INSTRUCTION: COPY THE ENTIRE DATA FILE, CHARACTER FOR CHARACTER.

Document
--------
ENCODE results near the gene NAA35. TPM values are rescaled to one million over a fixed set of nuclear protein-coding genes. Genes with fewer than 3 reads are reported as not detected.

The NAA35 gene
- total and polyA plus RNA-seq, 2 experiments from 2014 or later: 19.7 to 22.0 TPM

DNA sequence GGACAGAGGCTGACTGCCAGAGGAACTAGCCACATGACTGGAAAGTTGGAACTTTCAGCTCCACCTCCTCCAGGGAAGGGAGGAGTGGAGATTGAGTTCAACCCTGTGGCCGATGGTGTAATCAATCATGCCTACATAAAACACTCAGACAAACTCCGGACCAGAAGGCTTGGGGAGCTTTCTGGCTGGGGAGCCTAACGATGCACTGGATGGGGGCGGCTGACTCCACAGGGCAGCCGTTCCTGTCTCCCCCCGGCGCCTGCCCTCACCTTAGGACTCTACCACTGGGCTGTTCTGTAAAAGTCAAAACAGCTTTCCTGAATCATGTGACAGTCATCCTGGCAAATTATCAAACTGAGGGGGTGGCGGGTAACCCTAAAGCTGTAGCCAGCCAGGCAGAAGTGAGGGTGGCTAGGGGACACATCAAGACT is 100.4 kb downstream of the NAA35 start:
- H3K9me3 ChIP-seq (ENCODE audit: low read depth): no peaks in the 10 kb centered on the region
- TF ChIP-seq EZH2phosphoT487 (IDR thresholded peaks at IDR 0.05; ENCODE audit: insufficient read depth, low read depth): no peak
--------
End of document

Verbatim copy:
ENCODE results near the gene NAA35. TPM values are rescaled to one million over a fixed set of nuclear protein-coding genes. Genes with fewer than 3 reads are reported as not detected.

The NAA35 gene
- total and polyA plus RNA-seq, 2 experiments from 2014 or later: 19.7 to 22.0 TPM

DNA sequence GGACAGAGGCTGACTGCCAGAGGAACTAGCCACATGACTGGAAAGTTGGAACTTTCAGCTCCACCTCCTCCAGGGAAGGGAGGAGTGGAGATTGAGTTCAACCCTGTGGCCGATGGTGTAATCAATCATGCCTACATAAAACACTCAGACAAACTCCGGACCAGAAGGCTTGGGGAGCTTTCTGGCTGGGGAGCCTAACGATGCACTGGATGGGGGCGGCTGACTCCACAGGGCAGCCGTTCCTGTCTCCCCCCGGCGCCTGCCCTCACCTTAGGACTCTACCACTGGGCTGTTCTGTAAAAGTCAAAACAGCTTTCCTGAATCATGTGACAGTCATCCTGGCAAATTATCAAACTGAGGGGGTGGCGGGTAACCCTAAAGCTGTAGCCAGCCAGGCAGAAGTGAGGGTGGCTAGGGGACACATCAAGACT is 100.4 kb downstream of the NAA35 start:
- H3K9me3 ChIP-seq (ENCODE audit: low read depth): no peaks in the 10 kb centered on the region
- TF ChIP-seq EZH2phosphoT487 (IDR thresholded peaks at IDR 0.05; ENCODE audit: insufficient read depth, low read depth): no peak